- The infringer duplicated the original work or created content that is “substantially similar” to the original work. This will involve showing how the alleged infringer could have accessed the original work.
- If only a portion of the copyrighted work was duplicated, the copyright holder must show that the copied part was also protected work.
Copyright Infringement Examples
Since the concept of copyright infringement covers a broad array of works and infringing activity, it is best illustrated by examples. Five common examples of copyright infringement include:
- Reposting your photograph or video without permission,
- Using a logo you created without permission,
- Sharing a song you wrote or performed without permission,
- Revenge pornography, and the
- Unauthorized distribution of creative works that you have purchased.
Someone Reposts Your Photo or Video
As a general rule, you automatically have copyright protection for any photo or video that you have made yourself. If you take a selfie or record yourself, you become a copyright holder the second the photo or video is made.
Say you decided to upload a selfie to Instagram. A few days later, you are scrolling through your feed and notice someone else has re-posted your photo without your permission. Now a complete stranger is “winning internet points” with YOUR photo!
This is one of several situations that calls for a prompt DMCA takedown notice.
You may also find yourself at the receiving end of a DMCA request if you share a photo without permission.
Say your friend is an aspiring photographer and they took some great photos of you at the beach. They share the photos to their online portfolio and you proudly re-post the pictures on your social media. Your friend can serve you with a DMCA takedown notice!
This brings up an important point: the person who took the photo (and not the subject) is the legal copyright holder.
Someone Uses a Logo You Created
With the spread of websites and online shopping, graphic design has become a booming career for many. You do not have to look far on the world wide web to find great, artistic examples of logos. But browser beware – you do not have the right to use logos you find online (unless the artist gives you permission).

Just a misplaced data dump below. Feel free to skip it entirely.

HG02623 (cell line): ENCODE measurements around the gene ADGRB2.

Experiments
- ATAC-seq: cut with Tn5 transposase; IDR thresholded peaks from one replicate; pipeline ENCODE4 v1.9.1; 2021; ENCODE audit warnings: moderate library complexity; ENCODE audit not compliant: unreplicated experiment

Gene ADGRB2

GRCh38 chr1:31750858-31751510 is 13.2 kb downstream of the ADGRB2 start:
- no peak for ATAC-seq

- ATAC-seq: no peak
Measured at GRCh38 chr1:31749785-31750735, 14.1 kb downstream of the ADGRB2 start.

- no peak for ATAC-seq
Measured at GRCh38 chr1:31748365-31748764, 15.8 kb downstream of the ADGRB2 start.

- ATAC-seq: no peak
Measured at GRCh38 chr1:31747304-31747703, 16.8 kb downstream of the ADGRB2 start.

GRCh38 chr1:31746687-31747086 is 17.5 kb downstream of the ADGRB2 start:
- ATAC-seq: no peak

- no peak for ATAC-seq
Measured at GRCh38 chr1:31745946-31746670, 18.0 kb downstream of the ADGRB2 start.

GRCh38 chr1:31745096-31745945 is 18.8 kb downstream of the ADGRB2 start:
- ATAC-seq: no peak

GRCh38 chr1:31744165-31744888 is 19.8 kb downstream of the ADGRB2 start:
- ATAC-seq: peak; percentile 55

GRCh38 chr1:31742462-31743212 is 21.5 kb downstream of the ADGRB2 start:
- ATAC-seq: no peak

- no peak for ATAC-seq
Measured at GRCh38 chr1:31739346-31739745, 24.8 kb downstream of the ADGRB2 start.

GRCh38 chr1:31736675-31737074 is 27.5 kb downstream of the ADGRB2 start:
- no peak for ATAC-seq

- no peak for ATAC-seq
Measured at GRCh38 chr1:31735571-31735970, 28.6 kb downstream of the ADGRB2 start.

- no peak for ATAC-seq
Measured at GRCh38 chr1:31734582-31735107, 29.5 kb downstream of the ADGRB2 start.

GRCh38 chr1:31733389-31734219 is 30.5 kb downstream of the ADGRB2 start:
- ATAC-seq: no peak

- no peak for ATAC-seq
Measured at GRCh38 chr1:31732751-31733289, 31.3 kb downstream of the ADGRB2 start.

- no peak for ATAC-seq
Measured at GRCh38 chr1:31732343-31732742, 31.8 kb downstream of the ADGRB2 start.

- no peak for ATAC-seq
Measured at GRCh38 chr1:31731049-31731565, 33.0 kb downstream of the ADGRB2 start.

Even some “open-source” logos are limited to non-commercial use. So, you could still be infringing a creator’s rights if you use a logo found online without due diligence.
If you are a graphic designer employed by a company, on the other hand, it is possible the company may own the rights to work they pay you to create. Before using or sharing any logo online, it is advisable to have a discussion with the creator (or your employer) about copyright ownership.
Someone Shares a Song You Wrote or Performed
Music is one of the first things that come to mind when most people think of copyrights. An individual, collection of performers, or record company may own the rights to song lyrics and any accompanying musical arrangements.
If you upload a video playing a piano tune you have written yourself and another content creator uses your tune as background music for their YouTube video, they are infringing your rights. You can send the alleged infringer and/or YouTube a DMCA takedown notice to get the content removed.
Curious about removing defamatory YouTube videos? Make sure to check out our comprehensive article explaining how to remove videos from YouTube.
Revenge porn occurs when someone shares your private content online without your consent. With the advent of platforms like Tinder and Only Fans (as well as “cheater websites”), revenge porn and revenge porn websites have become a major international concern.
Even if you share an intimate photo with a partner, that does not give them permission to share the photo online. If something like this happens to you, one quick way to get the content removed is with a DMCA complaint.